Goodbye Christopher Robin

This movie review, for a movie I hadn’t heard of, caught my eye because it is just so well written. I mean, it really seems to capture the spirit of movie and simultaneously raise questions about what the producer had in mind:

Goodbye Christopher Robin is a strange proposition. It’s a film that won’t attract many viewers who aren’t already fans of AA Milne’s classic Winnie-the-Pooh books, and yet its explicit purpose is to ensure that anyone who sees it will never enjoy those books in the same way again. Remember Saving Mr Banks? Remember how it suggested that PL Travers wrote Mary Poppins because she had an alcoholic father and a suicidal mother? Compared to Goodbye Christopher Robin, that was a feel-good treat for all the family.

Now, this doesn’t affect me, because I never read Winnie the Pooh. Although I liked Kenny Logan’s song “Back to Pooh Corner” — do you remember it? —

Christopher Robin and I walked along
Under branches lit up by the moon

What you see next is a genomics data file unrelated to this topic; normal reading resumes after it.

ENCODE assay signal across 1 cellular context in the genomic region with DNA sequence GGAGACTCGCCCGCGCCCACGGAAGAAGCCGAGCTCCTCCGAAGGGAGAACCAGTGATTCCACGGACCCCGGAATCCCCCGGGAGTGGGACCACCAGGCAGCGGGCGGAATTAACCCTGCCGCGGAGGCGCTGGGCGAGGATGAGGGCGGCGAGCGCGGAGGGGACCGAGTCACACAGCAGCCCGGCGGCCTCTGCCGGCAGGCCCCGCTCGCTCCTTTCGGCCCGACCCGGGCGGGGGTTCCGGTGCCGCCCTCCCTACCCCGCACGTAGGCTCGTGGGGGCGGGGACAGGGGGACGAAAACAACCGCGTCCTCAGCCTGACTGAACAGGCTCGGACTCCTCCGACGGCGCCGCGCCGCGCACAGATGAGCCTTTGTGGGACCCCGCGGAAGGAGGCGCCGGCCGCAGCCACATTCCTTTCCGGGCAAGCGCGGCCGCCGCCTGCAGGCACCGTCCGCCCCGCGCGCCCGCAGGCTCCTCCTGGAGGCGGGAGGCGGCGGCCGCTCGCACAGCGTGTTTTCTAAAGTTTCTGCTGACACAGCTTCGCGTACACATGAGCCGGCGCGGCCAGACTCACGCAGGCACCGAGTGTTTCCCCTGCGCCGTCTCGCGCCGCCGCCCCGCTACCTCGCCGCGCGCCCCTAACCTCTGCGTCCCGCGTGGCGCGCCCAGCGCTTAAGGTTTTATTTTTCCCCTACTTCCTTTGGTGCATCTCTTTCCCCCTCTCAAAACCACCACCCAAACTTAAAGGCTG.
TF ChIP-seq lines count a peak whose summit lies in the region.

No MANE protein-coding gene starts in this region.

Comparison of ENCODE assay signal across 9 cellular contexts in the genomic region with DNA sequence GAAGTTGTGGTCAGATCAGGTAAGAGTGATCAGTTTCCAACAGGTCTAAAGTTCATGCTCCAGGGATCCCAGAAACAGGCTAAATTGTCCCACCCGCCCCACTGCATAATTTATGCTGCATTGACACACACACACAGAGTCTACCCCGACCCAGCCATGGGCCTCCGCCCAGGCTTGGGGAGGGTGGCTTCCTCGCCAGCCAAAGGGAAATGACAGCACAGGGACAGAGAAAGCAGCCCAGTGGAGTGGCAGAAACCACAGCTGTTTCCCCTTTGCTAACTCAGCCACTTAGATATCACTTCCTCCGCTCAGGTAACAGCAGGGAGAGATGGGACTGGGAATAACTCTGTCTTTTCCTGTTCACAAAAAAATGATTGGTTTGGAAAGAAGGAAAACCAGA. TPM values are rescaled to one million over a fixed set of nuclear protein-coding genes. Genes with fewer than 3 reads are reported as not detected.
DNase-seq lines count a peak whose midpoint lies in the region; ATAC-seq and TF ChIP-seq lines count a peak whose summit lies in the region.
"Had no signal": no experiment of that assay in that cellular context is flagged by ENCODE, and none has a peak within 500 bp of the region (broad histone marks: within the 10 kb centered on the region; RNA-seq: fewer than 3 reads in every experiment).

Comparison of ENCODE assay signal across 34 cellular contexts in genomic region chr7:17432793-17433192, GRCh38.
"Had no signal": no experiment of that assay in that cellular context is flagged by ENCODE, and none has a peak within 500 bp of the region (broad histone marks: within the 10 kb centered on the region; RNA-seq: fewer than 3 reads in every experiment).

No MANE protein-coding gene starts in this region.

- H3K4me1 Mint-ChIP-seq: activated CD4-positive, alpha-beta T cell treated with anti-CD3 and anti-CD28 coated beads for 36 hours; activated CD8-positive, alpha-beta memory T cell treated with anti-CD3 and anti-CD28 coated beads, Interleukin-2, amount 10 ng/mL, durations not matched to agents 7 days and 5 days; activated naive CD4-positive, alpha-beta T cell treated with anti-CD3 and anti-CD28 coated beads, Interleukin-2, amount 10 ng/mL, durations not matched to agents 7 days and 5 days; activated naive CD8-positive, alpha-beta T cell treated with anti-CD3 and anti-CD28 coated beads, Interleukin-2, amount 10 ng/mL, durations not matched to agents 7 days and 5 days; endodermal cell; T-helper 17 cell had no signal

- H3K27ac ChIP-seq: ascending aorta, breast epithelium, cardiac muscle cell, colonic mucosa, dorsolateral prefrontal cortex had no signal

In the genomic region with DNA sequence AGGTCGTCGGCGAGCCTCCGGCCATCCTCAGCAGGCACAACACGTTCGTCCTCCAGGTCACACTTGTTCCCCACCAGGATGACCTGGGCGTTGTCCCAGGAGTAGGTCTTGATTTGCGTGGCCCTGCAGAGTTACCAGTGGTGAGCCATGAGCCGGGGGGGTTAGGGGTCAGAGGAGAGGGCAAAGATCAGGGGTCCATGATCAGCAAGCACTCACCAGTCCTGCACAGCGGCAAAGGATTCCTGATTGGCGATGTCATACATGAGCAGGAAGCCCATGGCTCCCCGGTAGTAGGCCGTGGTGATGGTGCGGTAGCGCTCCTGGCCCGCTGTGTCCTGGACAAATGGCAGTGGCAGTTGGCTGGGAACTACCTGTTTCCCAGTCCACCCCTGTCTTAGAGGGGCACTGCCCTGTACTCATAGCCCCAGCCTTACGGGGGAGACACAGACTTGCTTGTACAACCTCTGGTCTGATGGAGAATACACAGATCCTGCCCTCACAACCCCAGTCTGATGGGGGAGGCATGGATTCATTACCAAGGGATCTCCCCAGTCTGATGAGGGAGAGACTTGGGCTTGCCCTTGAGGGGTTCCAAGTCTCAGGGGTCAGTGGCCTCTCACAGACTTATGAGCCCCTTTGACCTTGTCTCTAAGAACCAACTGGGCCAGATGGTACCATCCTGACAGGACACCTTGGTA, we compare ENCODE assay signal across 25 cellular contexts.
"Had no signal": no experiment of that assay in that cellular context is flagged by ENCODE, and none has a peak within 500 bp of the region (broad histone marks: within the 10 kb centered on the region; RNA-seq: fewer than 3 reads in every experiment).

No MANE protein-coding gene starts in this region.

Posing our questions to owl and eeyore
As our days disappeared all too soon
But I’ve wandered much further today than I should
And I can’t seem to find my way back to the wood

So help me if you can, I’ve got to get
Back to the house at Pooh corner by one
You’d be surprised there’s so much to be done
Count all the bees in the hive
Chase all the clouds from the sky
Back to the days of Christopher Robin and Pooh…

It’s a charming song, though wistful. But wistful and nostalgic are not what the movie seems to be going for:

It’s a film which might come in useful as a how-to guide for raising unhappy children.

Hmm. I do see that some critics liked the film a good deal better. It sure doesn’t sound like a film you’d take your Winnie-the-Pooh loving child to see, though.

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